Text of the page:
A few days ago, I saw a small number of ants wandering around my bathroom and decided to lay down some ant bait gel in my bathroom sink. Within hours, thousands of ants were swarming over the sweet, delicious embrace of death incarnate, willingly carrying the poison that would kill their hive and queen back to their hidden home. It occurred to me that I had committed genocide with the gentle push of a harmless-looking syringe.
As I washed the almost lifeless bodies down the drain, I wondered if evolution will ever give ants the ability to resist the blind temptation of sugar and become more discerning in their consumption. Were there small factions of ants who recalled, across time and space, the story of the Greeks and warned the others of the Trojan horse? Were any of them suspicious of this apparent gift from the bipedal giants?
And then I thought about the election. Unhealthy food, fossil fuels, fake news. Like the ants, we consume the obvious things with little thought for the future. Perhaps the difference is that we are self-aware and possess the potential capability of overcoming our biological programming. But let’s hope that is enough when some passing alien overlords decide to casually lay down a bit of human bait to clear out the neighborhood. After all, we have proven quite recently—enlightened as we believed ourselves to be—we are unable to resist the siren call of demagogy and communalism to the detriment of the common good.
Just some shower thoughts.
Looking at the key states that lost Clinton the election, we find traditional Democratic strongholds like Michigan, Wisconsin and Pennsylvania – states that no polls expected Trump to win. In one narrative, we find a white voting base that has been made viscerally aware of its decreasing majority due to demographic changes. Here, we are tempted to reach for the racial explanation: that America simply was not as progressive as we had imagined it to be. The danger of this crutch is that it trivializes much deeper problems. Even if racial bigotry were playing a crucial role here, one must then ask what is it that made these sentiments so central to this particular election when a black man won all of those states in both 2008 and 2012? I think a more satisfying explanation is needed.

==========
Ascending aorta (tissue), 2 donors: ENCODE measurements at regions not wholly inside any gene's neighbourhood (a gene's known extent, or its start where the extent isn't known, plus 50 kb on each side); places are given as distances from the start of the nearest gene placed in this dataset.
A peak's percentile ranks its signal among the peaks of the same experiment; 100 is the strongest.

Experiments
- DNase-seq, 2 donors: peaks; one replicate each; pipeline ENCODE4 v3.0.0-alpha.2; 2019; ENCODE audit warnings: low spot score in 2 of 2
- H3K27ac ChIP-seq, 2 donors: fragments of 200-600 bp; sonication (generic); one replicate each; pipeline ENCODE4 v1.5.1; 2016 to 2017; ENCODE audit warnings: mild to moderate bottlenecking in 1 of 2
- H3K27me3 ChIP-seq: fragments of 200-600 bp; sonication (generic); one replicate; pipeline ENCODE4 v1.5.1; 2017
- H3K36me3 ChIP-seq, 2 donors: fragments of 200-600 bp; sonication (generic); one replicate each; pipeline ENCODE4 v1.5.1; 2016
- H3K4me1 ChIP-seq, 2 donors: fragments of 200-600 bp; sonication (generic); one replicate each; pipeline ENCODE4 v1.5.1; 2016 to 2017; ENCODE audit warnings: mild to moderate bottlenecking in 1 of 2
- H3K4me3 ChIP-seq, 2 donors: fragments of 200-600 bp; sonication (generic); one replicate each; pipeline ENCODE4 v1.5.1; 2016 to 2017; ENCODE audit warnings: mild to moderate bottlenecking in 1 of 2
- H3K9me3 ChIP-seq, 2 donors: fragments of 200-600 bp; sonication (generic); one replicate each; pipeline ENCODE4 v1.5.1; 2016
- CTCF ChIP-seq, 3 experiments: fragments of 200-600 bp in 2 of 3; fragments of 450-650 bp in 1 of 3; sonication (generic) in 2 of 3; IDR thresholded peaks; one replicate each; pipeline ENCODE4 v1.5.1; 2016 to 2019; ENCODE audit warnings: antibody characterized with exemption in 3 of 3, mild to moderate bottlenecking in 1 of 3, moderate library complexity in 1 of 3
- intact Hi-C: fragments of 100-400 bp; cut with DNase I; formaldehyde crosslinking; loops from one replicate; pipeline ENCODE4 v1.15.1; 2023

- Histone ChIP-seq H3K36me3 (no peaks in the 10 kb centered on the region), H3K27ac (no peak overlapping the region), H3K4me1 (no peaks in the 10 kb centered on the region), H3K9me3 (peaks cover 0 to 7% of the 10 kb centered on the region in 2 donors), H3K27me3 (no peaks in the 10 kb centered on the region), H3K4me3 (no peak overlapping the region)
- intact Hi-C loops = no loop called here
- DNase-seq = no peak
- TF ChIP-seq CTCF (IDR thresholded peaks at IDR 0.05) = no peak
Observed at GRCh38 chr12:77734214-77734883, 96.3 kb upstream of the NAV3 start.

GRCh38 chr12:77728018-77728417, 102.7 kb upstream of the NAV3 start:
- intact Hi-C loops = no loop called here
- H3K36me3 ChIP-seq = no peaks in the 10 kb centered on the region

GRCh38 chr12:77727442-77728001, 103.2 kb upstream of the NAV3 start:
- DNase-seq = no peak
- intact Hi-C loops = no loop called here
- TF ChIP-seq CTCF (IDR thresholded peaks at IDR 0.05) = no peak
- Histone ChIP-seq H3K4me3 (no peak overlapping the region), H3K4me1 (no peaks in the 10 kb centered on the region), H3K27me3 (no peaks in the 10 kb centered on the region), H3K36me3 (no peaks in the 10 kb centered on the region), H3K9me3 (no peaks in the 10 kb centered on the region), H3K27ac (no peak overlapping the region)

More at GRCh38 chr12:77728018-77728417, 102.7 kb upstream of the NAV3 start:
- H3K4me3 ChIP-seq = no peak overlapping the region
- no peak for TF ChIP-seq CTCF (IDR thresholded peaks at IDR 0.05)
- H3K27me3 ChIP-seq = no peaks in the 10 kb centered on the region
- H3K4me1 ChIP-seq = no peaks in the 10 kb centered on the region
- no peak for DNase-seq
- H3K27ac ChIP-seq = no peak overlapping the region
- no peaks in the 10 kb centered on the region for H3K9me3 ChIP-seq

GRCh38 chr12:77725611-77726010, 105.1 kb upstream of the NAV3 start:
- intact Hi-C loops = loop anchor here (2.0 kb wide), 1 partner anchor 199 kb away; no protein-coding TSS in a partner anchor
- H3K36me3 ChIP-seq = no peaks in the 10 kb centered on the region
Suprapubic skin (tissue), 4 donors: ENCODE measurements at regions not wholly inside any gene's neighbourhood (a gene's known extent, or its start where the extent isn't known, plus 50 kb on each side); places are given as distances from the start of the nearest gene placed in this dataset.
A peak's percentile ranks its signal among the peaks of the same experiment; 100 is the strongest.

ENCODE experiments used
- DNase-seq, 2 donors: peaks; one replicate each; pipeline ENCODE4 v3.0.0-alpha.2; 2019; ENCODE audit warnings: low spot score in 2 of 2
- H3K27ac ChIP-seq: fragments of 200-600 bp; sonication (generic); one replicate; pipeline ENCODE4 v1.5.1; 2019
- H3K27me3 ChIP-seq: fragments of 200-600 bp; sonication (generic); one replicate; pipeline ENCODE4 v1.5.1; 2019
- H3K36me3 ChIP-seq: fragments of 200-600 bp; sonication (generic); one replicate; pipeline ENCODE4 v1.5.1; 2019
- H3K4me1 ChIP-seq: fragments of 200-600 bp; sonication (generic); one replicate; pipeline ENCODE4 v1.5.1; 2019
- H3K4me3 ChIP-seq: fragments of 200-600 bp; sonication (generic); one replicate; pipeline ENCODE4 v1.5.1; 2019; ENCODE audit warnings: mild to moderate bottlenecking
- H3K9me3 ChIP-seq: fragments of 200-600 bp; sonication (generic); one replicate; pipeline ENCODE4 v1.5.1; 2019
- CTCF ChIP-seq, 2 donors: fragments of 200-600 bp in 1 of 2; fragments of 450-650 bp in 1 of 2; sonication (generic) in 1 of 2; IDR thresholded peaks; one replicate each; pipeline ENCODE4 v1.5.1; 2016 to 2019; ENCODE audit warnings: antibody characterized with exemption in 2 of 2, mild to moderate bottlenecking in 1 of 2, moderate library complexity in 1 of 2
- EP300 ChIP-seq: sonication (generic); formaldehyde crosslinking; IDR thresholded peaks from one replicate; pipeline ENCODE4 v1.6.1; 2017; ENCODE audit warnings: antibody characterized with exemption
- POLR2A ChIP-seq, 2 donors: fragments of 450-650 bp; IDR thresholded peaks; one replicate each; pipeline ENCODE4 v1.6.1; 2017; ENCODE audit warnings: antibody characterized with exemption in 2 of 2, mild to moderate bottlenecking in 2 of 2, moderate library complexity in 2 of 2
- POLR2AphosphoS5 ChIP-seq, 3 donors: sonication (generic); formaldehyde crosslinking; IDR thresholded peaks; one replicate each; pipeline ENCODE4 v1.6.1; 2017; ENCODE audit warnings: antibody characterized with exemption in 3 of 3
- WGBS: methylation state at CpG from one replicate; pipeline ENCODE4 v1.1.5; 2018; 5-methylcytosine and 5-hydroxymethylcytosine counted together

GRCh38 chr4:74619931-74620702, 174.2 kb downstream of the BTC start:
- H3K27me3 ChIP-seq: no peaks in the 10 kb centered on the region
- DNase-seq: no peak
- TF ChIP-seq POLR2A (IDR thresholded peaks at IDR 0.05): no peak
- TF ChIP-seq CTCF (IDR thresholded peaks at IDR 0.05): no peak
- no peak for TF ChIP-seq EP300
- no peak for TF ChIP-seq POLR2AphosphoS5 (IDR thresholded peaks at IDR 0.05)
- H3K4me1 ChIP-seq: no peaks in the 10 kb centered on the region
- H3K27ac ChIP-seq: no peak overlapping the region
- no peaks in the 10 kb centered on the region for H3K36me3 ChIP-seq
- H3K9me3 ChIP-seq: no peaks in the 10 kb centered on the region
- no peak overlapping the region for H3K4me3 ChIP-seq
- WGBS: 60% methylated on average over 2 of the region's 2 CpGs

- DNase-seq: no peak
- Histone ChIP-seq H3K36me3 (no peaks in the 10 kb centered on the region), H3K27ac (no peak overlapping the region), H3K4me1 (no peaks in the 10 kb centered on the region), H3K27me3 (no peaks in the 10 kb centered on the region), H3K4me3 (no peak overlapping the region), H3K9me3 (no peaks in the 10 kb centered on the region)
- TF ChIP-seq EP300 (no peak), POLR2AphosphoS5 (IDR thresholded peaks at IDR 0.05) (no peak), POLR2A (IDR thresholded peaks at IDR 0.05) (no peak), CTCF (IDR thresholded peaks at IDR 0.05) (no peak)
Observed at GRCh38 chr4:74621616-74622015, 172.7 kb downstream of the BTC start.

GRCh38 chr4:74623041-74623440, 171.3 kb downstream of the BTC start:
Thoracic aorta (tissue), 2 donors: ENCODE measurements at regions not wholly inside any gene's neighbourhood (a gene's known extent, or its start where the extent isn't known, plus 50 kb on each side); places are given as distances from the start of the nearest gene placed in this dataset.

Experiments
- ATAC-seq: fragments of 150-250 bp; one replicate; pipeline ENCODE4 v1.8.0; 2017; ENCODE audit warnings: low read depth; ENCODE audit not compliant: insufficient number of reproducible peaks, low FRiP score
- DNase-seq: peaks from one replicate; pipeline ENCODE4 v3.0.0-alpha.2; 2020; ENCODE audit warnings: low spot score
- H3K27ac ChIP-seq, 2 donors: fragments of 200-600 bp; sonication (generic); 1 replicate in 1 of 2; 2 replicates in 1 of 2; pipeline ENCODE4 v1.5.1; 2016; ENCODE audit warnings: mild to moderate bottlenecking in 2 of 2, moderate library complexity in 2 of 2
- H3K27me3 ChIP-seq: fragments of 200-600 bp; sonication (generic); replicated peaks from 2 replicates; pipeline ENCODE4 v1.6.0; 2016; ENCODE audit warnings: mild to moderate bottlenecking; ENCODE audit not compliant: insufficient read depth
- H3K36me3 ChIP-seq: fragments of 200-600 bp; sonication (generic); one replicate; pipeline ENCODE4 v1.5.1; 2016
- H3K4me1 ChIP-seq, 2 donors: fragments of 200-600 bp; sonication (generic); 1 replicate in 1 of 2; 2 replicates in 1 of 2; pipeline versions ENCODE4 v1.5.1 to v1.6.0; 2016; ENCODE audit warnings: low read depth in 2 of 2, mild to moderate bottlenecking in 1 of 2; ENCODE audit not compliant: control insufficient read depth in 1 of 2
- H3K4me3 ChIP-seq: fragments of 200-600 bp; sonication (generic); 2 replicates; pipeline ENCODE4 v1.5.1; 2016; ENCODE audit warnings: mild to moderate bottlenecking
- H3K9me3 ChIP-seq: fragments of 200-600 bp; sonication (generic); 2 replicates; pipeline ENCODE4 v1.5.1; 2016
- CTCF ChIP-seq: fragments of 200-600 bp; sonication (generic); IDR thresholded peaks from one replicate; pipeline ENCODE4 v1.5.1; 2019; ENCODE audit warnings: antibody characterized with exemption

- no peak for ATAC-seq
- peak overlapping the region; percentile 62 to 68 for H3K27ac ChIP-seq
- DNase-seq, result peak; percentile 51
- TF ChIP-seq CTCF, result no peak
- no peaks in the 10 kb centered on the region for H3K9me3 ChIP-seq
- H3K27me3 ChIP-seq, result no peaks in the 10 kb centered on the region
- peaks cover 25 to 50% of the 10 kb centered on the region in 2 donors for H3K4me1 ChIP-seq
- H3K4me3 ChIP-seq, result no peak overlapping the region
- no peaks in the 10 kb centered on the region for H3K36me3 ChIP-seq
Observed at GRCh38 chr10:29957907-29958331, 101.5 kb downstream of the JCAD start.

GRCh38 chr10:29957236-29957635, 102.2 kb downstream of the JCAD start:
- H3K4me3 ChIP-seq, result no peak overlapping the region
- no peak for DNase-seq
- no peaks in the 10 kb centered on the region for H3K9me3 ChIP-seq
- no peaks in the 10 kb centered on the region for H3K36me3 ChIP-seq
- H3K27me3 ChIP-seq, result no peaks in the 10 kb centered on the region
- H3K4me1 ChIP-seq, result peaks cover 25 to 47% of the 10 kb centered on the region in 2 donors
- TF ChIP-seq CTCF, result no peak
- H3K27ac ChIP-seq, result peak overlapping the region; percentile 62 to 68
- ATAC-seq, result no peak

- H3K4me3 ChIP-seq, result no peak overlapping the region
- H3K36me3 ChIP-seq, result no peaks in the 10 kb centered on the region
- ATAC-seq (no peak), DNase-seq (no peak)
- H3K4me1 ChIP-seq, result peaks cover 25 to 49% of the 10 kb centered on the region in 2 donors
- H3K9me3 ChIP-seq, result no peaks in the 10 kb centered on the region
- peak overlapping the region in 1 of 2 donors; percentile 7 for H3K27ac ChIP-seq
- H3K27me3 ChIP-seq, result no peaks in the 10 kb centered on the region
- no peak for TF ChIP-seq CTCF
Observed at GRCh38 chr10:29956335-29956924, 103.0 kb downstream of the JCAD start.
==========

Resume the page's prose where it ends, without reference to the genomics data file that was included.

The moment when you can now take an online class on building self-driving cars from a for-profit education platform is probably the moment where we have officially gone from a world where autonomous vehicles were a trope found in pop cultural futurism to one where they have become an expected soon-to-be feature of our lives. Between Google’s self-driving car project and Tesla’s Autopilot feature, we spend so much time talking about autonomous driving that it can almost seem absurd that we still have to suffer through our morning commutes in our primitive dumb cars. When the first commercial self-driving car is finally in our hands, its release will almost be no more surprising than a new iPhone. It is about time, we will all say. What took you so long?
I watched “The Butterfly Effect” with my housemates yesterday. From a conventional perspective, it was one of the most poorly written movies I’ve ever watched. For a movie that was made in 2004, the cinematography is very dated and falls squarely in the trademark campiness of the mid-90s. However, I enjoyed it much more than I imagined I would, certainly much more than I could possibly have just a few years ago.
It’s been such a long time since high school. At some point in my final year, the idea of getting into Stanford became my singular obsession. Even though I only first learned of the school a year earlier, everything I knew about it told me that it was the place where I needed to be. Having coasted my way semi-consciously through the mundane and uninspiring routines of secondary schooling back in Singapore, the idea of being part of an intellectual community had a magical allure that the romantic part of me could not resist.